As Matt's answer quite fairly notes, this predates the earliest known usage of the term "fuck off" specifically, so it'd be unlikely that an officer would use that exact language. However, it is certainly not the case that the language would be too "boorish and unprofessional" for an upper-class gentleman.

The vocabulary of British English speakers has an interesting relation to class hierarchy in that the vocabulary of the working classes and the upper classes have historically been more similar to each other than they are to the vocabulary of the middle classes. This is known as the difference between "U" and "non-U" English - essentially, while the aspiring middle classes tended to adopt euphemisms and "fancier" language to distinguish themselves from the working class, possibly aping the way they think the upper classes would behave, the actual upper classes use more down-to-earth language, including the more frequent use of swear words.

This is still observable in recent English usage. For instance, this analysis of the spoken part of the British National Corpus (compiled as of the 90s) finds that the upper middle class (AB) generally swears nearly as much as the working class (C2 and DE) does and further tends to select stronger language when swearing, whereas the lower middle class (C1) avoids using bad language:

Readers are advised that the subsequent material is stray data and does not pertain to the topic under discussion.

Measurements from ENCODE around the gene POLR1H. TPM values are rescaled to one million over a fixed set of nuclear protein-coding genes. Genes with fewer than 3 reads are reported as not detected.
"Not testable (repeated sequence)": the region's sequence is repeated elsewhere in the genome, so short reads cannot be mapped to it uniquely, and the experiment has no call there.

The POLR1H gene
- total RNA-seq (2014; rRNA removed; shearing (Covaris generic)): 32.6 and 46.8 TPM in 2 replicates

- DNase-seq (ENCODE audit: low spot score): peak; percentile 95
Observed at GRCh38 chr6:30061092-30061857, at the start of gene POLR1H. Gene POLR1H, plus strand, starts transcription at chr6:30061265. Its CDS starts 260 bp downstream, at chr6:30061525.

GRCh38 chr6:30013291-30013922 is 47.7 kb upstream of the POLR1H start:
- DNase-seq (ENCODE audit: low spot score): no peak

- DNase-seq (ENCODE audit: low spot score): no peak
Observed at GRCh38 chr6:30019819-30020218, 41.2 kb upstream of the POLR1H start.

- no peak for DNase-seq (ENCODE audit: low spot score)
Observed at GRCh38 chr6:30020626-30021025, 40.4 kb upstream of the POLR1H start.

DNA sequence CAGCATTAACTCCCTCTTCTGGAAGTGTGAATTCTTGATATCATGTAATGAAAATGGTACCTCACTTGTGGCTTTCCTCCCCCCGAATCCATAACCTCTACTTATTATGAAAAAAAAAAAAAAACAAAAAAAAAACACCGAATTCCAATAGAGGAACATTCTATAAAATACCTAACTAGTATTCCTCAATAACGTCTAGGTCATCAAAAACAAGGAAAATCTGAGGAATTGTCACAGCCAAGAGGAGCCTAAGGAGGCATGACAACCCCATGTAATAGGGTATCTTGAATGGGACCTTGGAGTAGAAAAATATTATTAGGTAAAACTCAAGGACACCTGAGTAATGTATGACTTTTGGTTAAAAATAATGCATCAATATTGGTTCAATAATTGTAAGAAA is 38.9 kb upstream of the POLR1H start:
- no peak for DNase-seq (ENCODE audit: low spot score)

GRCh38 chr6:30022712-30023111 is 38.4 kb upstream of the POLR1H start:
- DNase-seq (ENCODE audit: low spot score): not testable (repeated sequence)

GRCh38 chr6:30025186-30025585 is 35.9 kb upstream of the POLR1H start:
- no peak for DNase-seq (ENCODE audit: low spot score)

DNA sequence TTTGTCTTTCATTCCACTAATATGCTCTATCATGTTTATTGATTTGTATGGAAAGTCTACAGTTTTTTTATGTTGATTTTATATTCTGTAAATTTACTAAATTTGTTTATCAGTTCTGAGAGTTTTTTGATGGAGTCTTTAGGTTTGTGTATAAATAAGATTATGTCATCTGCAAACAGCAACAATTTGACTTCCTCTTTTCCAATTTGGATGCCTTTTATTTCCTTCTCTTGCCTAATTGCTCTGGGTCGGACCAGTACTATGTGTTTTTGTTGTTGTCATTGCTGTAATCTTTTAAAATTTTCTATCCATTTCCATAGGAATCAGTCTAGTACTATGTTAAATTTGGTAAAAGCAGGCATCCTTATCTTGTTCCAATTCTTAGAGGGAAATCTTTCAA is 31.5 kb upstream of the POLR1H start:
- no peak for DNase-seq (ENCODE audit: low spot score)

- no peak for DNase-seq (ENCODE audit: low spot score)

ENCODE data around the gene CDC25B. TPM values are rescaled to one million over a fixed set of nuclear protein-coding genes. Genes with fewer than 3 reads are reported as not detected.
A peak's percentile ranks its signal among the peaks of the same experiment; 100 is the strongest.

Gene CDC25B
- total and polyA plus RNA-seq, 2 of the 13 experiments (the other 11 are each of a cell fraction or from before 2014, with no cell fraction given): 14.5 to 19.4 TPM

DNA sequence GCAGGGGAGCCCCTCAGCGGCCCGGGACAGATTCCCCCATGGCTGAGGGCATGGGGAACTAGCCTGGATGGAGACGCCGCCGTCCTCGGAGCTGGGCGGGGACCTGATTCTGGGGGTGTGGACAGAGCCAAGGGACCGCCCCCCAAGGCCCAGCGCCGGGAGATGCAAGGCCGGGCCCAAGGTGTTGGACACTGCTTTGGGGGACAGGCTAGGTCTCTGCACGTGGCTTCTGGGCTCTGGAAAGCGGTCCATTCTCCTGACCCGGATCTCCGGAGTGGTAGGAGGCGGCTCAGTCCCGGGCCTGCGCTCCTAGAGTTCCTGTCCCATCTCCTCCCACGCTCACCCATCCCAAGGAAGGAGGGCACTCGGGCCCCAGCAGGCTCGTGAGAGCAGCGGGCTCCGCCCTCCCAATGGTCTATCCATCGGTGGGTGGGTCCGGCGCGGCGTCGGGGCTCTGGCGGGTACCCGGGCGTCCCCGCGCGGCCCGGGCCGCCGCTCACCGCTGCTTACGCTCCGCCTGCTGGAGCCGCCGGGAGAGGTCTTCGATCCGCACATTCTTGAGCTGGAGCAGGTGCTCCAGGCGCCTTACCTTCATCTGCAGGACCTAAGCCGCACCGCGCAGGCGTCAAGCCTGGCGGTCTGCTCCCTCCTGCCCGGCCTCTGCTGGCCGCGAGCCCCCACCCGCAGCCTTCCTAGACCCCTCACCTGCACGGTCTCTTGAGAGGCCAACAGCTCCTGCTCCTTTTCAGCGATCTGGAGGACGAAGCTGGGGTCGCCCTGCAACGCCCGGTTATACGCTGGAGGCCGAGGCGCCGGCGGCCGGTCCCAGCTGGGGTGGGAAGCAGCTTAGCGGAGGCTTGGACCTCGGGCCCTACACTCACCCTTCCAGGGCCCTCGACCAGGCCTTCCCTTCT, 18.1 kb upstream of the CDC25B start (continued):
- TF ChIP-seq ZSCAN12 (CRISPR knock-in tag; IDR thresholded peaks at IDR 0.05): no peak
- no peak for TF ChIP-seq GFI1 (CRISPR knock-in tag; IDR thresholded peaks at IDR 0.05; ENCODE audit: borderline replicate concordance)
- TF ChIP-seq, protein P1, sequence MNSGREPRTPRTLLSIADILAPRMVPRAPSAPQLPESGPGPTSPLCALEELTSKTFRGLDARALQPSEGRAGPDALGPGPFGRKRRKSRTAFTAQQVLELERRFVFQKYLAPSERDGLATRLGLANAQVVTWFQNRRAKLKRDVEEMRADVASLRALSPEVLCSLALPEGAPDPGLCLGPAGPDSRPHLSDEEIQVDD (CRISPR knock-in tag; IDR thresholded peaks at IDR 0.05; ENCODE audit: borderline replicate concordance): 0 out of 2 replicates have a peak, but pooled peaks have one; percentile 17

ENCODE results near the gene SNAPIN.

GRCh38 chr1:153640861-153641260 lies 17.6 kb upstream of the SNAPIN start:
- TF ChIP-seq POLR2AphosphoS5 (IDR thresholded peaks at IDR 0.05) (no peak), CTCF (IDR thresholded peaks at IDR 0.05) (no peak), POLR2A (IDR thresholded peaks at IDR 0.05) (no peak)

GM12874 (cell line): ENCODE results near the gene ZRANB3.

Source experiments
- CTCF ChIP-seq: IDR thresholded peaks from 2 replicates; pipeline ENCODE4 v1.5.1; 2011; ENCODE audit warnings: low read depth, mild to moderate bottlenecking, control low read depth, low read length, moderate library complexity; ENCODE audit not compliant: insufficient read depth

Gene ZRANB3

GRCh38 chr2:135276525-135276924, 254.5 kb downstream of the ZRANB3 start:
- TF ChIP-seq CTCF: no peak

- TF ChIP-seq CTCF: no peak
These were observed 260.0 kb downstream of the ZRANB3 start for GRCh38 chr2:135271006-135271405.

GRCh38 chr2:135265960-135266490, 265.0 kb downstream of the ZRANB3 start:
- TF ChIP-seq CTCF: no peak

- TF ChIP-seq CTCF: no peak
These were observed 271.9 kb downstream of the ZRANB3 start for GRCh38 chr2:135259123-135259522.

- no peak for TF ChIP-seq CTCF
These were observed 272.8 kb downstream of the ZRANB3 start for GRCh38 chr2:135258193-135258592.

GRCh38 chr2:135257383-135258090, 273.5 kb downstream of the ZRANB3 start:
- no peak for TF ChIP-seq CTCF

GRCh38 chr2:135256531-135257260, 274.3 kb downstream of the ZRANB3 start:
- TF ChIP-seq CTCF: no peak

Social classes might not exist in every society and culture, but according to the BNC, British society is divided into four different social classes based on work-status, income and so forth. According to McEnery the differences between the social classes regarding bad language use is significant as the frequency steadily declines with the higher classes (2006:42). Thus the results in this investigation would indicate a very low frequency among the speakers belonging to the AB class. However, this is not the case as the results present a very high frequency regarding the three of the five words examined (see tables 3.3:3, 3.4:3 and 3.5:3). In the case of the strongest swearword cunt, the AB class carried the highest frequency per million words spoken which indicates that ABs select the strongest words. This coordinates with McEnery’s research “ABs use slightly stronger words than C1s” (2006:43). In addition, bloody and bugger had a very low frequency among the ABs which would strengthen the claim of them using the stronger variants of swearwords (see tables 3.1:3 and 3.2:3). Furthermore, according to McEnery and Xiao “AB speakers say fuck more than C1 speakers” (2004:243) which compares with the results show in Table 3.4:3. This could be the results from C1s attempting to adapt features of AB speech, in other words, what they think is appropriate if they were to belong to the AB class (McEnery 2006:43). At least this would explain the low frequency in the use of swearwords among the C1s.